But when Frank returns, he doesn’t kill Rita, he kidnaps her. He brings her to his home, and when he has her bound and gagged on his bed, he speaks to her as if she is his mother, saying “your hair is different and you look different, but you can’t fool me, I know it’s you.” He talks to Rita about how she left him in the closet as a child, how she made him afraid she’d never come back, and asks why she needed those other men, while emphasizing that now she’s his, all his. When he ungags her, and she begs for her life he says “I’m not going to kill you, I’m going to keep you so you’ll never go away.” As he says this he puts a knife on her chest, before stabbing her as he tells her “I’m just going to keep you so never run away ever again.” He then drops himself on top of her as he begins to cry “mommy, oh mommy” and lightly humps her, then says “you’re not going out tonight” before scalping her.
It’s a remarkably upsetting sequence, but beyond its repulsive power, it offers a glimpse into Frank’s mind. Here he sees his mother in a woman who would take another woman from him; this allows him to both express his desire to possess his mother and to take revenge on her for keeping him from having relationships with other women like Anna. Anna’s bisexuality is never confirmed by the film, but it’s clear that Frank simultaneously fears Rita as a romantic rival and desires to possess her as a mother figure.
These romantic anxieties highlight Maniac’s similarities with Taxi Driver, another film that functions as a portrait of a violent man whose relationships with women are largely based on a desire to possess them. But while Taxi Driver’s ending invites the audience to question and debate whether Travis (Robert De Niro) is a hero, Maniac leaves no room for subtlety, and sometimes that’s a good thing. In recent years, a number of commentators have discussed how Travis is a forerunner of today’s incels, a young man who is disaffected, alienated, and feels entitled to the affection of women he desires. The ambiguity of the ending of Taxi Driver lets some believe that Travis is a hero, and before we think these discussions have been settled in the past, it’s worth noting that there are a number of Reddit threads from recent years discussing the question, albeit some with more nuance than others. Maniac offers no nuance on Frank’s position as a villain. It may offer us a glimpse into his damaged psyche and even encourage us to pity him at times, but it never asks us to consider that he may be a hero as he stalks, kills, and scalps young women, and sometimes their male partners.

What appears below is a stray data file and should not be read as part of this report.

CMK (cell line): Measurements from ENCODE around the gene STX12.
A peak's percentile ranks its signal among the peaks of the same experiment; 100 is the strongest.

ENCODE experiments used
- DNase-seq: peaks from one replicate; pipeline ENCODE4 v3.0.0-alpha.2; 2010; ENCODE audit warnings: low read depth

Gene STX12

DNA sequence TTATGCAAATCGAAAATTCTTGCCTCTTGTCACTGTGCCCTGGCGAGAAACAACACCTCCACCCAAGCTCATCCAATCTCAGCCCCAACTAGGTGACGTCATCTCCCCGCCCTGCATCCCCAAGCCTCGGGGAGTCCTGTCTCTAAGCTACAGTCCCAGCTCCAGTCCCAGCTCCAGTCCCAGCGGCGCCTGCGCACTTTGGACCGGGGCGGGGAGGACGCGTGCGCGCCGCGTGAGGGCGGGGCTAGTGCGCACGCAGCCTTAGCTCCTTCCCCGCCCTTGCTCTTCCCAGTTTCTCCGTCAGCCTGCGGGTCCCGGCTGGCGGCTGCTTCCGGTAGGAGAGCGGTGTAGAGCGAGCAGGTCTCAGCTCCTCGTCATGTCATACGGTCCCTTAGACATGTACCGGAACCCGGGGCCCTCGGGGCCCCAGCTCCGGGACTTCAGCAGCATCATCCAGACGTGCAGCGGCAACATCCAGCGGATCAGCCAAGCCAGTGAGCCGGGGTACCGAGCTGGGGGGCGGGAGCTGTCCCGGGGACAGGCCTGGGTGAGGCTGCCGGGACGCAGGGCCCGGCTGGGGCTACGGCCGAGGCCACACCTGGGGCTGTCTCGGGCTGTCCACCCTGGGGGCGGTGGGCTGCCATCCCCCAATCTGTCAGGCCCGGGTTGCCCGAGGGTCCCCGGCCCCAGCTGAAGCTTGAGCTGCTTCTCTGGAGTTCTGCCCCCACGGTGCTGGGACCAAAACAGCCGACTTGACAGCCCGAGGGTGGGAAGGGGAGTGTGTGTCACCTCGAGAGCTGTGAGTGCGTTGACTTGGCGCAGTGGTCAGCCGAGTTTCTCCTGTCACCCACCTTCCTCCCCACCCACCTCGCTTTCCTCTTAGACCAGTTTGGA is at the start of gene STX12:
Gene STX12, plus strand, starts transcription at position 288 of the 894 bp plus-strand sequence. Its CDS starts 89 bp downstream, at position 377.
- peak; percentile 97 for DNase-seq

It’s worth noting also that Spinell has a brief role in Taxi Driver, and that many of the moody establishing shots of New York City and the use of fog throughout Maniac seem to purposefully evoke the former film. Add to this that when Frank initially asks Anna to dinner, and she asks if he’s asking her on a date, he looks around and behind him before turning back and asking her “are you talking to me?” in what can only be a purposeful reference. All of these factors, external and internal to the film of Maniac, make it feel as though the movie wants to be in a conversation with Taxi Driver, perhaps seeking to answer the question that Taxi Driver left open about what kind of person Travis is.
On top of the ways in which Maniac surpasses two celebrated classics of psychological portraiture, it’s also wildly successful on its merits as a slasher film. The horror sequences, particularly one in which Frank stalks a nurse from her work all the way to a subway bathroom, are brutally tense and shockingly violent. The film offers no fake outs and few jump scares, instead building tension through extended sequences and releasing it in violent bursts that are incredibly effective thanks to Savini’s brilliant make up work throughout. And while it excels in these areas where all slashers seek to succeed (and sadly not all do), Maniac also adds the explicit psycho-sexual horror of Frank’s apparent sexual relationships with his mannequins as well as some of his victims after he has killed them.
Maniac is the best slasher because of the ways it differentiates itself from its slasher brethren while also beating them at their own horror thrills game. And it’s better than its psychological portrait siblings because its firm placement in the slasher genre allows it to push farther into the themes that those films present by asking even more uncomfortable questions and offering some extreme answers.